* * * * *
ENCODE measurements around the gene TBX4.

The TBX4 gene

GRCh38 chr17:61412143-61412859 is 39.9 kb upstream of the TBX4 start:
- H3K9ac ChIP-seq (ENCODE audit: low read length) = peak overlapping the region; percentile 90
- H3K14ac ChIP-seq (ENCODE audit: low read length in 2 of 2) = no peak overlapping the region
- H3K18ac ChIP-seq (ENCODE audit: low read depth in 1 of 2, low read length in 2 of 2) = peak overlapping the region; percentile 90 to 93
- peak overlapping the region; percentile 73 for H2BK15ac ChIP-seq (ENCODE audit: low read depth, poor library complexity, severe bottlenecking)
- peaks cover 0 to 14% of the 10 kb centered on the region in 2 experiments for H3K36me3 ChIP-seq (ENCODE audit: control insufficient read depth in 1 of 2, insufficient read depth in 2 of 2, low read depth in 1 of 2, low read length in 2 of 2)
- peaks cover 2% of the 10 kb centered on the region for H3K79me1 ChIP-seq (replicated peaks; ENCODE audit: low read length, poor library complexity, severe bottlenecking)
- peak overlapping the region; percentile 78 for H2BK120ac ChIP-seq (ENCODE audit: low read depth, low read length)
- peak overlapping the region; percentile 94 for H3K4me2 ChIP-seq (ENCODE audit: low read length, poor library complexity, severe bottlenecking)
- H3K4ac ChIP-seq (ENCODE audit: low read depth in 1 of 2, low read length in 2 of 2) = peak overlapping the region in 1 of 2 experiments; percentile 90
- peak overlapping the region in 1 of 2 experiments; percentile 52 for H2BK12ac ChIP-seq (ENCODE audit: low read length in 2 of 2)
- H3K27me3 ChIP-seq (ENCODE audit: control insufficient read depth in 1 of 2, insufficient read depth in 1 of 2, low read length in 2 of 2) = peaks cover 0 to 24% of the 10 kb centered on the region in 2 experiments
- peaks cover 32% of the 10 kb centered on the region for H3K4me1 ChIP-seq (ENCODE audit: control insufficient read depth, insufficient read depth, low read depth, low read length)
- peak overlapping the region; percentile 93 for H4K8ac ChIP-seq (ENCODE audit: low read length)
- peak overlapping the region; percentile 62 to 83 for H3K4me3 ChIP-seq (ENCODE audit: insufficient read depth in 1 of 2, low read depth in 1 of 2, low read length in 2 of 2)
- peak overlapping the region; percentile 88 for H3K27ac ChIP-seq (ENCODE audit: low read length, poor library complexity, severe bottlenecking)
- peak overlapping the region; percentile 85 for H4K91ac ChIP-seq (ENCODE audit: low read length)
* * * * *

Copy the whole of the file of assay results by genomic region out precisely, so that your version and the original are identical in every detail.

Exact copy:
ENCODE measurements around the gene TBX4.

The TBX4 gene

GRCh38 chr17:61412143-61412859 is 39.9 kb upstream of the TBX4 start:
- H3K9ac ChIP-seq (ENCODE audit: low read length) = peak overlapping the region; percentile 90
- H3K14ac ChIP-seq (ENCODE audit: low read length in 2 of 2) = no peak overlapping the region
- H3K18ac ChIP-seq (ENCODE audit: low read depth in 1 of 2, low read length in 2 of 2) = peak overlapping the region; percentile 90 to 93
- peak overlapping the region; percentile 73 for H2BK15ac ChIP-seq (ENCODE audit: low read depth, poor library complexity, severe bottlenecking)
- peaks cover 0 to 14% of the 10 kb centered on the region in 2 experiments for H3K36me3 ChIP-seq (ENCODE audit: control insufficient read depth in 1 of 2, insufficient read depth in 2 of 2, low read depth in 1 of 2, low read length in 2 of 2)
- peaks cover 2% of the 10 kb centered on the region for H3K79me1 ChIP-seq (replicated peaks; ENCODE audit: low read length, poor library complexity, severe bottlenecking)
- peak overlapping the region; percentile 78 for H2BK120ac ChIP-seq (ENCODE audit: low read depth, low read length)
- peak overlapping the region; percentile 94 for H3K4me2 ChIP-seq (ENCODE audit: low read length, poor library complexity, severe bottlenecking)
- H3K4ac ChIP-seq (ENCODE audit: low read depth in 1 of 2, low read length in 2 of 2) = peak overlapping the region in 1 of 2 experiments; percentile 90
- peak overlapping the region in 1 of 2 experiments; percentile 52 for H2BK12ac ChIP-seq (ENCODE audit: low read length in 2 of 2)
- H3K27me3 ChIP-seq (ENCODE audit: control insufficient read depth in 1 of 2, insufficient read depth in 1 of 2, low read length in 2 of 2) = peaks cover 0 to 24% of the 10 kb centered on the region in 2 experiments
- peaks cover 32% of the 10 kb centered on the region for H3K4me1 ChIP-seq (ENCODE audit: control insufficient read depth, insufficient read depth, low read depth, low read length)
- peak overlapping the region; percentile 93 for H4K8ac ChIP-seq (ENCODE audit: low read length)
- peak overlapping the region; percentile 62 to 83 for H3K4me3 ChIP-seq (ENCODE audit: insufficient read depth in 1 of 2, low read depth in 1 of 2, low read length in 2 of 2)
- peak overlapping the region; percentile 88 for H3K27ac ChIP-seq (ENCODE audit: low read length, poor library complexity, severe bottlenecking)
- peak overlapping the region; percentile 85 for H4K91ac ChIP-seq (ENCODE audit: low read length)